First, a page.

Whitianga Social Services Great response from would-be budgeters Budget Advisor trainees What an overwhelming response we got to our request for people interested in training to become a Budget Advisor with our service. Thank you to all who left their name and phone numbers – we will be in touch within the next week to give you the relevant information. Doing right by your diesel We kiwis are all too ready to berate our performance when it comes to world standards, when, in many cases, there is simply no need. Griping about the quality of our diesel is a case in point. In actual fact our diesel ranks as one of the best in the world. Consumer Affair’s Measurement and Product Safety Service (MAPSS) randomly tests the quality of diesel in service stations around the country to make sure of this. MAPSS’ manager Stephen O’Brien said NZ legislation around fuel quality is in line with that of Australia and the European Union, which

is among the strictest in the world. The vast majority of diesel they test is of a high quality and meets the requirements. In the rare instance it’s not, they work with service stations or fuel companies to sort out any problems. When it comes to consumer rights, filling up at the garage is no different to buying a new kettle, or a new pair of shoes. Fuel must be fit for purpose. And if it’s not, the garage must make amends. If you think your vehicle has been damaged by poor quality fuel, take it up with the service station or the fuel company you believe is responsible. If you’re not satisfied with their response ask MAPSS to investigate (0508MAPSS INFO – 0508 627 774) or email But remember, time is of the essence. If you leave it too long, it can be difficult to say whether the fuel has been contaminated somewhere in the supply chain or in your vehicle’s tank. Weeks or months down the line the service station will have taken many fuel deliveries and will probably have carried out routine maintenance on their

Family Day Out at bike park to be rescheduled The Family Day Out at Whitianga Bike Park will be rescheduled sometime in November, says organiser Noel Hewlett. The event was to have been held on the Sunday

of Labour Weekend but weather conditions forced it to be postponed. The event includes a treasure hunt for 5 to 12 year olds with a first prize of $100.

KAURI 2000 Visiting our forests? Help prevent kauri dieback ● clean your gear before and after visiting kauri forests, clean your shoes, tyres and equipment ● use disinfectant stations where provided ● always stay on the tracks and off kauri roots For more info visit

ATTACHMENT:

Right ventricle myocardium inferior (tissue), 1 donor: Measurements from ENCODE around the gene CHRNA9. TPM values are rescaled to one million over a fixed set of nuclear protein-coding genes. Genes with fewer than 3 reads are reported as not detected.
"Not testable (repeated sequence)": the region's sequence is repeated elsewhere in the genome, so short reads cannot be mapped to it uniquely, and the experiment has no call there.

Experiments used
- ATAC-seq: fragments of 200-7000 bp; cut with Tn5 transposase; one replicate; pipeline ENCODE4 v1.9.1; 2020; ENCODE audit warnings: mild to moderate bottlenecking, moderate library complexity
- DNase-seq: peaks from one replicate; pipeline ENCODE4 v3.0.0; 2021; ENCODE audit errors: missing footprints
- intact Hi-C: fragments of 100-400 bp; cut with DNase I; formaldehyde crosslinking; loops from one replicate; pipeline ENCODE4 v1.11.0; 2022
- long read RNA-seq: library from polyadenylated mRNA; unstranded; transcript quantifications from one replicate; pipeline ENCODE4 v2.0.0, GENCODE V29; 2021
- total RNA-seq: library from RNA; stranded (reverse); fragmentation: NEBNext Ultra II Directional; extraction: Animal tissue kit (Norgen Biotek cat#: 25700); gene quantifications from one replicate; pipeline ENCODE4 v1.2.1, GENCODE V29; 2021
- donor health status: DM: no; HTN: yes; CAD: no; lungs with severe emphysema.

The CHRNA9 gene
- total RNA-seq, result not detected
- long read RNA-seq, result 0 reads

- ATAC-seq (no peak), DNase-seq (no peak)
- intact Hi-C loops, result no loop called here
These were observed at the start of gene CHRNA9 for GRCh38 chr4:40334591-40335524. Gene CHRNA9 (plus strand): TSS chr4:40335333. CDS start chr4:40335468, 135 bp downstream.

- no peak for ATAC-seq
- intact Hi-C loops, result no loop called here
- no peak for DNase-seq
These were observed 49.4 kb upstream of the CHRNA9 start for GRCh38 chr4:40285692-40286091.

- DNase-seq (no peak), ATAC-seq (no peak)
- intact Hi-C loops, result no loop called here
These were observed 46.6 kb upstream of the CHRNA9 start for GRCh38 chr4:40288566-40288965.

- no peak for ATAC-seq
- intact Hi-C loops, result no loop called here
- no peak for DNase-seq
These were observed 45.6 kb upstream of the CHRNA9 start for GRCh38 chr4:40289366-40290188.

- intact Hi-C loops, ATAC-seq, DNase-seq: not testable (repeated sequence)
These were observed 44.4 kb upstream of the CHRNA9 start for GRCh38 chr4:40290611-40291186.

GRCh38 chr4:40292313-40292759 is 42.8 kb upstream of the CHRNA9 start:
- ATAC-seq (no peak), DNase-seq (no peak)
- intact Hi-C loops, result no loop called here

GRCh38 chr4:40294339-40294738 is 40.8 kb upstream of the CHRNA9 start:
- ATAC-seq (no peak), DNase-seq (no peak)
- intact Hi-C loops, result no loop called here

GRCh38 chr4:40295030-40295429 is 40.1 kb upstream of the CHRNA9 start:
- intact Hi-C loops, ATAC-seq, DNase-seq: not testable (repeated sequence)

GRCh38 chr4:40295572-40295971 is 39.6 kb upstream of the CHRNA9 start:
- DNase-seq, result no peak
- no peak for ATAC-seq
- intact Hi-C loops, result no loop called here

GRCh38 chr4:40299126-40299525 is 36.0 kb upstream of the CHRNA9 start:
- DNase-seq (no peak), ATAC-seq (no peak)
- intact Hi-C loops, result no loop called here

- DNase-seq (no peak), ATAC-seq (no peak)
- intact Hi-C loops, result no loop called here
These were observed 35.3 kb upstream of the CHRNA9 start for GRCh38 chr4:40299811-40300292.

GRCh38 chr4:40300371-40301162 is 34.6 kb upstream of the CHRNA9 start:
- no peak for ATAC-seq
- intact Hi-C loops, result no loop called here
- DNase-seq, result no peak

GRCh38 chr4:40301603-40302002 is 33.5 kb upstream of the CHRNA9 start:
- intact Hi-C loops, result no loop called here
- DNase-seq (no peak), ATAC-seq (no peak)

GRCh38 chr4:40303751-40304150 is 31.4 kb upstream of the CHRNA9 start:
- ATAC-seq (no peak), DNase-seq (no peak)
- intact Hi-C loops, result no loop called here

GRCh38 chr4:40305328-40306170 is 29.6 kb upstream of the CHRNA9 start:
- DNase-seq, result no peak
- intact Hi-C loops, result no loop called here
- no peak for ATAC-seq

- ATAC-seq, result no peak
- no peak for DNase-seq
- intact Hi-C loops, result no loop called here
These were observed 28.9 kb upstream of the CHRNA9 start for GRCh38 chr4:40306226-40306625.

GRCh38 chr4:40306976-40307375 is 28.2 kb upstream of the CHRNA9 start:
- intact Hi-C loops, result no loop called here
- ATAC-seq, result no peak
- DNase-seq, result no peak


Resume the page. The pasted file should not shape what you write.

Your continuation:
Plant a kauri .... recreate a forest

Peninsula Post 12

tanks – making it difficult to prove either way. People sometimes blame poor quality diesel for problems with their diesel engine, when poor maintenance or how the car is driven can be the root cause. Follow these tips to keep your engine happy: yyMake sure you know what maintenance your vehicle needs, including how often your fuel filters need replacing – if you’re unsure ask a reputable car dealer. yyIf your warning lights come on or your engine cuts out, stop driving and have it checked out straight away. yyTop up your tank regularly. If you run your tank on empty, condensation can form and drip into your diesel. The same is true if your vehicle sits idle with not much diesel in it. For more information on fuel quality visit www. “As we age we should lead our life so we wouldn’t be ashamed to sell the family parrot to the town gossip.” Have a great week The team at Social Services

Correction Grant “Grunty” Wyllie, who died in a mineshaft near Whitianga recently, had two sons, not a son and a daughter, as we reported in our last issue.

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Hope Springs (M) Sat 5.10pm, Sun 5.15pm, Wed 11am


Your Sister’s Sister (M) Sat 7.30pm, Wed 7.10pm

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Fri 7.15pm, Sat 7.30pm, Wed 7.30pm

Madagascar 3: Diary of A Hotel Wimpy Kid 3: Transylvania Europe’s Most Step Up 4: (PG) Wanted (PG) Miami Heat (PG) Dog Days (PG) FINAL SESSION Sun 3pm

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Peninsula Post covering the top half of the Coromandel Peninsula

a weekly independent publication

Publisher Sue Collins Editor Shenagh Gleeson Sales Lisa Peehikuru Office Jacqui Ackland Phone 866 0001 Fax 866 0110 18 Coghill Street PO Box 248 Whitianga

Hot Water Beach Low Tides OCT/NOV

Friday Would you Saturday like to sponsor Sunday the Hot Water Monday Beach low tide information? Tuesday Wednesday Ph 866 0001 for more info Thursday

26 27 28 29 30 31 1

10:52 11:49 00:18 01:07 01:52 02:34 03:14

23:25 12:41 13:29 14:14 14:57 15:37

a cat makes a house your home...

Whitianga daily weather information - October Day & Date

Temp °C High

Temp °C Low

Rain mm

Wind Kph

Wednesday 17

23 – 4.00 pm

12 – 12.30 am